In the days following our note that Lehman Brothers broke $30 support, Merrill Lynch upgraded them to a Buy and maintained a $37 price target. Merrill believed Lehman’s sell off was overdone, noted that concerns of a “Bear-like” event at Lehman were unfounded, and said that a capital raise was already priced into the stock.
Unfortunately, the market sheep followed, only to be led off the cliff.
Lehman lost $2.87 billion, or $5.14 a share, as compared to a year earlier profit of $1.26 billion, or $2.21 a share. The Street was only looking for a 22-cent per share loss. Revenue swung to a negative $668 million from $5.51 billion.
Worse, Moody’s just cut its outlook on Lehman to negative from stable shortly after the bank’s plans to raise $6 billion through the sale of common and preferred stocks, diluting common shares by 26%.
And if the sheep were smart, they’d get out now.
According to Fortune, “While [CFO] Callan characterized Lehman’s writedowns of residential real estate-related holdings as “very large,” she declined to answer a question about how big the writedowns are relative to the original portfolio…”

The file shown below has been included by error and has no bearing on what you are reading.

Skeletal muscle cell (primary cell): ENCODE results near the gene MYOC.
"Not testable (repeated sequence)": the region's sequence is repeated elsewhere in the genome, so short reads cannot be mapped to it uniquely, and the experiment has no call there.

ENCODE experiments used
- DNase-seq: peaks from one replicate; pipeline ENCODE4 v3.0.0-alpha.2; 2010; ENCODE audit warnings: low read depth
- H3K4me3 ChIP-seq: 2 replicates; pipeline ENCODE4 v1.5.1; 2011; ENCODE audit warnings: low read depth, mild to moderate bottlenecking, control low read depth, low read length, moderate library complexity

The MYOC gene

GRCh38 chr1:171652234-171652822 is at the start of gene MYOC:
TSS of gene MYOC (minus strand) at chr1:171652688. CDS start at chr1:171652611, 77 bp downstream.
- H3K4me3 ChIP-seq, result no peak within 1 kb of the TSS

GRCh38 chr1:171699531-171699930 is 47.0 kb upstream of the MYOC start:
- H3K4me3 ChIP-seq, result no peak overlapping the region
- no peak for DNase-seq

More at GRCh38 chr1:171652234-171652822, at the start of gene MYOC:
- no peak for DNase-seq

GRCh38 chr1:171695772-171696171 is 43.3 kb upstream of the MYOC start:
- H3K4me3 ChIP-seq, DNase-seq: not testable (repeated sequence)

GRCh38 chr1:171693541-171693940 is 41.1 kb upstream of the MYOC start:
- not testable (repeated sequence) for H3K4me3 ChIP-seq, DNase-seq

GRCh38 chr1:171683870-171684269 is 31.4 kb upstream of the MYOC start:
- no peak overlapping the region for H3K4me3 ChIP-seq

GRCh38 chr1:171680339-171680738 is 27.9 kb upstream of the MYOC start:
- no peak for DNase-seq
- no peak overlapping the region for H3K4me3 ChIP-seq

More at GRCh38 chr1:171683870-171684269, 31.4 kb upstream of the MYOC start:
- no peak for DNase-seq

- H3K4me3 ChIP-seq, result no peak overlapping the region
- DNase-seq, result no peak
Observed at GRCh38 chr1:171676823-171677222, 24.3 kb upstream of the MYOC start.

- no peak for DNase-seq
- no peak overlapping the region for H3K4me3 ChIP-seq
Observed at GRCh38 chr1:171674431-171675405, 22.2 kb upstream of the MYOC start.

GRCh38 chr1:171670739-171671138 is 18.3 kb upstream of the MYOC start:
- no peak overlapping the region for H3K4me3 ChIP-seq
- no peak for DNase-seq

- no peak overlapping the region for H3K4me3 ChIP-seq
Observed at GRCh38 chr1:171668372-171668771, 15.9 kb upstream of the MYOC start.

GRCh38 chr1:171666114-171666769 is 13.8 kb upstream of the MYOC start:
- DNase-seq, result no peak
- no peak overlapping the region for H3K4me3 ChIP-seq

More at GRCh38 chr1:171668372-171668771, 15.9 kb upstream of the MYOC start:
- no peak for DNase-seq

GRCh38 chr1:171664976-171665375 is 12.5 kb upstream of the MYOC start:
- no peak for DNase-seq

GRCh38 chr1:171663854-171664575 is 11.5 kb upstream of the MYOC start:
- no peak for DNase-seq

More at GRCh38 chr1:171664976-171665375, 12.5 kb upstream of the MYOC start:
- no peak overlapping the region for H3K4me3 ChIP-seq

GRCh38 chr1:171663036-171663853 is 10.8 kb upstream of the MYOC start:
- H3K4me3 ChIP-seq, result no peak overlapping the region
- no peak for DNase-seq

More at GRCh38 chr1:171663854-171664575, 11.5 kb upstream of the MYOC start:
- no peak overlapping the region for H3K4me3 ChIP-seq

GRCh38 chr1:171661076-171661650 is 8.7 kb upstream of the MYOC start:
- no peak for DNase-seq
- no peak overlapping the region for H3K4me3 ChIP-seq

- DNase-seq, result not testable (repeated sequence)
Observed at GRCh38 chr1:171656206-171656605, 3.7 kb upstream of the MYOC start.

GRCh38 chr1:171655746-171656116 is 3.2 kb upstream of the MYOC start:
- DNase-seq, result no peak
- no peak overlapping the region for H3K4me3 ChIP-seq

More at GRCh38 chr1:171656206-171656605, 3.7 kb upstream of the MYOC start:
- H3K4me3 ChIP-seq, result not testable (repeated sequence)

She also failed to answer questions on exposure to Alt-A mortgages, the market’s next ticking time bomb.
Alt-A loans were given to borrowers with credit scores of between 620 and 700, and included the option of interest-only loans, option ARMs, and no documentation loans that required little if any documentation for loan approval. Ninety percent of those that got an Option ARM in 2006 provided little or no documentation.
And it’s estimated that only 60% of Option ARM borrowers make only minimum monthly payments. Others estimate that up to 80%. Say a borrower makes minimum payments on a $600,000 loan. That loan could easily be a $750,000 loan within two years.
And we’re supposed to be shocked when this problem ends in the second credit crisis?
Lehman should fall further here. LEH now is down another $3.70 today.